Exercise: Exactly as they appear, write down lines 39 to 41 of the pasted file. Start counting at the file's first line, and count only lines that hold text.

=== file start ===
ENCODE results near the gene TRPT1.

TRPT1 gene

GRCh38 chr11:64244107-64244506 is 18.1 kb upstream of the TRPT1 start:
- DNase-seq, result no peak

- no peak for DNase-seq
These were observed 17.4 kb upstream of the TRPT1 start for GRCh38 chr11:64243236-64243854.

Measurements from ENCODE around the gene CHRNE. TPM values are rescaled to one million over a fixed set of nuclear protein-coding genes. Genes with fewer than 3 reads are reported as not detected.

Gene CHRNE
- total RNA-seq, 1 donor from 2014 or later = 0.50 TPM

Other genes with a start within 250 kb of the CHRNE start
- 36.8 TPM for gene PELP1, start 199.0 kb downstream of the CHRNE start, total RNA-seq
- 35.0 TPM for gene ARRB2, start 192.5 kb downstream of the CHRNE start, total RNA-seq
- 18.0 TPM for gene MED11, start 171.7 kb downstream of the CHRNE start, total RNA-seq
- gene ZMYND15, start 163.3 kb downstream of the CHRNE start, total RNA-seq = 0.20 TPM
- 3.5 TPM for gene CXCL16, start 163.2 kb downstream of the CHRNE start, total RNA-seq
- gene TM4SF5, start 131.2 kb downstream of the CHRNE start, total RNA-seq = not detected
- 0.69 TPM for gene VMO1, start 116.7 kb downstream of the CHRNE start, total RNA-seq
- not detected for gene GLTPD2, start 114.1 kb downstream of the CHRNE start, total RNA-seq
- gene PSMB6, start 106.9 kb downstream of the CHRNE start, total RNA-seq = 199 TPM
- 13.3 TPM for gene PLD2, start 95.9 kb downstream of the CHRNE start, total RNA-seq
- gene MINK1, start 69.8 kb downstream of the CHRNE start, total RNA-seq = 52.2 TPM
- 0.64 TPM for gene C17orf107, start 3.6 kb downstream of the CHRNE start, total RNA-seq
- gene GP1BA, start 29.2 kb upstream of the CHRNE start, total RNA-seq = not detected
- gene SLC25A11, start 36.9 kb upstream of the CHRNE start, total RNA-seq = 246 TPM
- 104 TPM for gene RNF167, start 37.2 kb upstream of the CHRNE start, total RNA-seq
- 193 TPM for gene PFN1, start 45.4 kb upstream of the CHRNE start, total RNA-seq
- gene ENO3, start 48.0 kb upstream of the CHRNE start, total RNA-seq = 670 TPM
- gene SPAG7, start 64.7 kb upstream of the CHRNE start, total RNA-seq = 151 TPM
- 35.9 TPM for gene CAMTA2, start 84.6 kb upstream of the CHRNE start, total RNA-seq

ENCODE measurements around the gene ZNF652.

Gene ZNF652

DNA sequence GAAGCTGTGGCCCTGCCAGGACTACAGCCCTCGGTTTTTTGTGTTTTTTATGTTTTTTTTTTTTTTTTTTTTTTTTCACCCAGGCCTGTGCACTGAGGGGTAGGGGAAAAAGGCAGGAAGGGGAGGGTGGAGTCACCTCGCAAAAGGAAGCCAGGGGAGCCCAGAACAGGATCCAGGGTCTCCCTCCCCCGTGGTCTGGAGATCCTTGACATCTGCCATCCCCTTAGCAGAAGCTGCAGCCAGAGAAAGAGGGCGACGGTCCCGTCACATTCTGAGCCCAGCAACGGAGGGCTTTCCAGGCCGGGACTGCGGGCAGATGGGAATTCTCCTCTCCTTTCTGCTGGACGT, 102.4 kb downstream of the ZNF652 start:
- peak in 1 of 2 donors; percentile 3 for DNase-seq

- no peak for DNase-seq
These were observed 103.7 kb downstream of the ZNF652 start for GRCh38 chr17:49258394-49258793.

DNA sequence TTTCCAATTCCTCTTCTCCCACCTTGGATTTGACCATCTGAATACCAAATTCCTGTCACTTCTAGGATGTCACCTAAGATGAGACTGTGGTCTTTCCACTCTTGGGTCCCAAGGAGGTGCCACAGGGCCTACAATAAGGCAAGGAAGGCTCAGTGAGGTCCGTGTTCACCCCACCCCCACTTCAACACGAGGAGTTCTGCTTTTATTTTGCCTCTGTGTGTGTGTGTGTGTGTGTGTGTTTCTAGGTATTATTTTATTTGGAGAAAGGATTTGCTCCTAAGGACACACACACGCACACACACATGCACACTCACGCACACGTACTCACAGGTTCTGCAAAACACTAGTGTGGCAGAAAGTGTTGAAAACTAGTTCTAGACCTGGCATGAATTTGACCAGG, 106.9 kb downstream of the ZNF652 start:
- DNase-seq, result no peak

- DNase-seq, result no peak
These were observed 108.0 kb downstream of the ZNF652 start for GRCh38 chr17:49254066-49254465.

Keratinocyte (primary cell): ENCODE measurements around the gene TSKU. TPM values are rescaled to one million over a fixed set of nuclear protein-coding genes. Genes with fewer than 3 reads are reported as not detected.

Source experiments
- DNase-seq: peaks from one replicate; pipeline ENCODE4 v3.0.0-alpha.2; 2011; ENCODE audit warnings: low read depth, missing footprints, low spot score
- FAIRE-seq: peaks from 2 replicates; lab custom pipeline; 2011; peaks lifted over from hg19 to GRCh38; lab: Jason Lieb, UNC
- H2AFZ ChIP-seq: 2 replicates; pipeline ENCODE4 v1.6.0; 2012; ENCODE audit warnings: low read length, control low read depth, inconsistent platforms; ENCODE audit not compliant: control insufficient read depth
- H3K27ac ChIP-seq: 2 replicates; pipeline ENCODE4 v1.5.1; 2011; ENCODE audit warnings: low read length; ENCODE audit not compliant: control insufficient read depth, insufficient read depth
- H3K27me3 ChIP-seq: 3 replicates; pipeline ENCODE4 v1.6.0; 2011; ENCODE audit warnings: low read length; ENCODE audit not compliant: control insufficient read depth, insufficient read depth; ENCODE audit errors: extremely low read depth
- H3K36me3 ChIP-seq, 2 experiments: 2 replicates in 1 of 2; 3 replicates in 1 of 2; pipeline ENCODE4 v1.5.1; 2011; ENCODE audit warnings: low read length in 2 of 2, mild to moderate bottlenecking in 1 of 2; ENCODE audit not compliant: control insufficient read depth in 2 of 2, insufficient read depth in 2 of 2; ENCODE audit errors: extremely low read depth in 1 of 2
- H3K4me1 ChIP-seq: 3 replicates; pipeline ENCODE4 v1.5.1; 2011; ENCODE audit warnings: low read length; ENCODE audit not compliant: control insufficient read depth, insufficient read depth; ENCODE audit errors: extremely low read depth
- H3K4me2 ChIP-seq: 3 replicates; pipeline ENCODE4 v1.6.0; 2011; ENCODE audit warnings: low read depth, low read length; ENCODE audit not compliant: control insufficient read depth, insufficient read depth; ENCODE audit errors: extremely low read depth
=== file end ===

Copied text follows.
These were observed 108.0 kb downstream of the ZNF652 start for GRCh38 chr17:49254066-49254465.

Keratinocyte (primary cell): ENCODE measurements around the gene TSKU. TPM values are rescaled to one million over a fixed set of nuclear protein-coding genes. Genes with fewer than 3 reads are reported as not detected.

Source experiments